Improve Math Test Scores by Asking the Right Questions
Every college math instructor has been there. The students have been actively engaged in class. They’ve completed their homework (for the most part). The majority have even turned in the test review that you provided. Yay! Then you grade the tests. Questions were left blank, many scored shockingly low, and several students left sad notes in the margins. Some did well, but so many failed that the bell curve is upside-down! How is it they learned so little?!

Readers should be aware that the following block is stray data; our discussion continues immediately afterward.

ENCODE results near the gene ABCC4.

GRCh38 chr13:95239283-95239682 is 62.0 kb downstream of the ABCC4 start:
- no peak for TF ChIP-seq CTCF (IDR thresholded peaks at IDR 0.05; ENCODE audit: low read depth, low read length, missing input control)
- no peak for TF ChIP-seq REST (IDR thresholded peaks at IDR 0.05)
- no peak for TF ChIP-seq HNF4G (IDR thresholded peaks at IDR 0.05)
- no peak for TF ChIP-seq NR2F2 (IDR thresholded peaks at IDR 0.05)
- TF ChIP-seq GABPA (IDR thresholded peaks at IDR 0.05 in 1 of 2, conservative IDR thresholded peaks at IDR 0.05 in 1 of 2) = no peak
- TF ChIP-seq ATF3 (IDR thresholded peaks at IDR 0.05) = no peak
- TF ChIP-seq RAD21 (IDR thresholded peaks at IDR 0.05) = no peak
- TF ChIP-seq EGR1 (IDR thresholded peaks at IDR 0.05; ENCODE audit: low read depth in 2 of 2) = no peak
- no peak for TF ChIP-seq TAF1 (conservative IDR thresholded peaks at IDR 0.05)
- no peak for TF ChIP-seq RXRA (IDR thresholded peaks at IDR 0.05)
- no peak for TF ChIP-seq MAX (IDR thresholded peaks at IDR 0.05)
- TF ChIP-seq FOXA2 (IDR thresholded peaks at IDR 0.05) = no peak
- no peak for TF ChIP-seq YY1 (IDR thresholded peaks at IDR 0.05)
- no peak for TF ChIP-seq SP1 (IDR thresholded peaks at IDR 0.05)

Then, we dive into the ice cream to ease the pain (or maybe that’s just me).
Well, put the ice cream back in the freezer, my friends, because there is hope! A few tweaks to the way you design test exercises could potentially improve test scores and right that bell curve, not by lowering standards, but by more accurately assessing student knowledge by asking more focused test questions.
How many levels of cognition are you assessing?
One of the challenges that college math students face is that most math exercises require several levels of cognition and a variety of mastered objectives. Consider the exercise: “Solve 5𝑥(𝑥−2) = 3𝑥−2.”